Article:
Garrett Murray, a well-known iOS designer/developer, thinks the new Amazon Coins system is "a terrible idea for consumers" that could potentially cost them money down the road.
Amazon Coins, launched Monday, let customers buy apps, games and in-app items from the Amazon Appstore and on their Kindle Fire tablets. Amazon has given 500 free coins (worth $5) to all Kindle Fire customers in the US.
Murray, who has designed apps for Google, Yelp, and Condé Nast, says Amazon Coins are geared toward tricking customers into thinking they're saving money on online content when they're actually paying more. He sees these systems as unnecessary.
" We already have money, it’s called money," Murray wrote in a blog post .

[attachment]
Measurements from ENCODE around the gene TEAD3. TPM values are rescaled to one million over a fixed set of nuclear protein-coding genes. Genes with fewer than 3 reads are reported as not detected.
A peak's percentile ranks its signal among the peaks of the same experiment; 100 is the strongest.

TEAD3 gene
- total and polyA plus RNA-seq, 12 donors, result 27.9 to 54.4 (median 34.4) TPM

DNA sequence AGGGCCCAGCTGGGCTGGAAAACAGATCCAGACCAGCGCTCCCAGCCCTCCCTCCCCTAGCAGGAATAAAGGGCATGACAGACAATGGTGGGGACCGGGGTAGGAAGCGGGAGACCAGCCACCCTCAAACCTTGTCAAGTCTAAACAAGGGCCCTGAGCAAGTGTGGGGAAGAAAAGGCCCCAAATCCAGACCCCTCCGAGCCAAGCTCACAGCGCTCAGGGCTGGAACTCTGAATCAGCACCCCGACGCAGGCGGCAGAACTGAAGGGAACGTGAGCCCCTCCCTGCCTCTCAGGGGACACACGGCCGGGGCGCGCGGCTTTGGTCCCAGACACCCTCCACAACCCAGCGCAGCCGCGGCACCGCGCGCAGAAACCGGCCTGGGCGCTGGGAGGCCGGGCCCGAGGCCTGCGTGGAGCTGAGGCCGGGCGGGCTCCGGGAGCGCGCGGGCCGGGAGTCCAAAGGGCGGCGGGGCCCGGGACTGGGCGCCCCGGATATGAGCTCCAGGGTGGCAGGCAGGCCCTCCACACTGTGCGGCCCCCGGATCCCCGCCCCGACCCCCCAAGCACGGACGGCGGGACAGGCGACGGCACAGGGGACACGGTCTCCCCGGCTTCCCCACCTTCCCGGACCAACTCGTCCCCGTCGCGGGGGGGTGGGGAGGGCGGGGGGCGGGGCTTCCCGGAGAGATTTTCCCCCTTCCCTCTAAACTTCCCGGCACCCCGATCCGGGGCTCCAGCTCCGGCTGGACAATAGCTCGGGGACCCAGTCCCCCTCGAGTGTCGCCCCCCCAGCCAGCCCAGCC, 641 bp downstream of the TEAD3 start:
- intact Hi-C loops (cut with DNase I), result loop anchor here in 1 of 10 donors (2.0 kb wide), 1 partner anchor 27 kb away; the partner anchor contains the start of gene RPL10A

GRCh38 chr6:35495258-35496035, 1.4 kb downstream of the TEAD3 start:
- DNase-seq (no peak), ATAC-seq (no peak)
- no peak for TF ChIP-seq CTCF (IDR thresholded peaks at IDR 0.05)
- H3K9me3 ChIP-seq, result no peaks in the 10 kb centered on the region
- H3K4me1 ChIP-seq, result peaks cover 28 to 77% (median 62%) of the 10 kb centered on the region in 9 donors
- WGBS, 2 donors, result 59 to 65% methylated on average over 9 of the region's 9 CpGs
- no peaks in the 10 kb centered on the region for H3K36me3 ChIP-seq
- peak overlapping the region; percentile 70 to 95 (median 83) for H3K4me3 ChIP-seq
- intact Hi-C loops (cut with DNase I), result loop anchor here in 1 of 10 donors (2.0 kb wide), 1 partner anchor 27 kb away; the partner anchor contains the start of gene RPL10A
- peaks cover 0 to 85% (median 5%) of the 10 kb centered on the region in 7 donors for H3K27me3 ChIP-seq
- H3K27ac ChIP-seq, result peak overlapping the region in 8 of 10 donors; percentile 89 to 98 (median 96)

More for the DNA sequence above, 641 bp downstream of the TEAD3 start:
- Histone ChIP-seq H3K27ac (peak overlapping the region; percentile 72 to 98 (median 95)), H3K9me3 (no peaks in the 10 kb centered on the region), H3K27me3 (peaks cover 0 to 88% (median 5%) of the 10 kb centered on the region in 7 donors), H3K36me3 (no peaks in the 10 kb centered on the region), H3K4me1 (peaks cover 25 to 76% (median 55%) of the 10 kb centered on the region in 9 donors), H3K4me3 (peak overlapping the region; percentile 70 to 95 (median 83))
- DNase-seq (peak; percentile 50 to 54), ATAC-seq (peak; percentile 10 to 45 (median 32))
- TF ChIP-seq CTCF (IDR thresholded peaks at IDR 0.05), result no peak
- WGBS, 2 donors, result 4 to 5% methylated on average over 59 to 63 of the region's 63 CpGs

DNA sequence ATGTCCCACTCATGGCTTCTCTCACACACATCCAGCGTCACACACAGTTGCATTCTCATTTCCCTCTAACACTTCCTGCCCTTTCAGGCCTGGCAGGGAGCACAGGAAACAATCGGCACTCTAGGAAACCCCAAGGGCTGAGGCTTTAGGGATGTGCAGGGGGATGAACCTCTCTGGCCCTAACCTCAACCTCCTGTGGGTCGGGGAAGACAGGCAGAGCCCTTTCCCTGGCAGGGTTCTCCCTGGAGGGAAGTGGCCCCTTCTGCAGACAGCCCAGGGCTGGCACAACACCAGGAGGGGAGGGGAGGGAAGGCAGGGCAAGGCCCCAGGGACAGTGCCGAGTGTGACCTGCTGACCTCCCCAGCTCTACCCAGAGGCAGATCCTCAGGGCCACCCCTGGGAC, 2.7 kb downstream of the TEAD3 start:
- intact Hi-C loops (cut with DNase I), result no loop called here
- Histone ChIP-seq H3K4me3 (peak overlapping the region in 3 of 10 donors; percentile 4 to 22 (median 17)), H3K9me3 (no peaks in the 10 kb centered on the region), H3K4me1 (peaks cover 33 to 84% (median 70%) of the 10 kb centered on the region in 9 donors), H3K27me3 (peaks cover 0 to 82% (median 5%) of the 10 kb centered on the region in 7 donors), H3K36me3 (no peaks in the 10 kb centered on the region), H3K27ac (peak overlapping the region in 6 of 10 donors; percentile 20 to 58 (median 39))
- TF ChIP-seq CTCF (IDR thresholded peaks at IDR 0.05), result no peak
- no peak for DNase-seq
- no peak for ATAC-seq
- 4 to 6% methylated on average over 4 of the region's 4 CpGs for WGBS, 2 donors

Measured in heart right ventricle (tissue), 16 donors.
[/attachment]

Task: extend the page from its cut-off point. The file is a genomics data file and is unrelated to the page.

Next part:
In its terms of service, Amazon says each coin is worth $0.01 when making purchases through the Amazon Appstore. Coins don't expire, and there's no service charge.
But Murray says there's nothing in the terms that says Amazon won't devalue Coins in the future.
"You could purchase 10,000 coins today and they’re worth $100 USD, but there’s no guarantee they aren’t going to be worth $80 next year," Murray wrote in the blog post.
Customers get a discount when buying Coins in bulk: Amazon is currently offering a 500-Coin lot for $4.80 (a 4 percent discount); a 2500-Coin lot for $23 (an 8 percent discount; and a 5,000-Coin lot for $45 (a 10 percent discount.
So far Amazon Coins are receiving mixed reviews from Amazon customers, some of whom are echoing Murray's concerns. " Why should I use coins while I can purchase things with real money?" asked user B. Gul in the comments page for Amazon Coins.
We've reached out to Amazon for comment.
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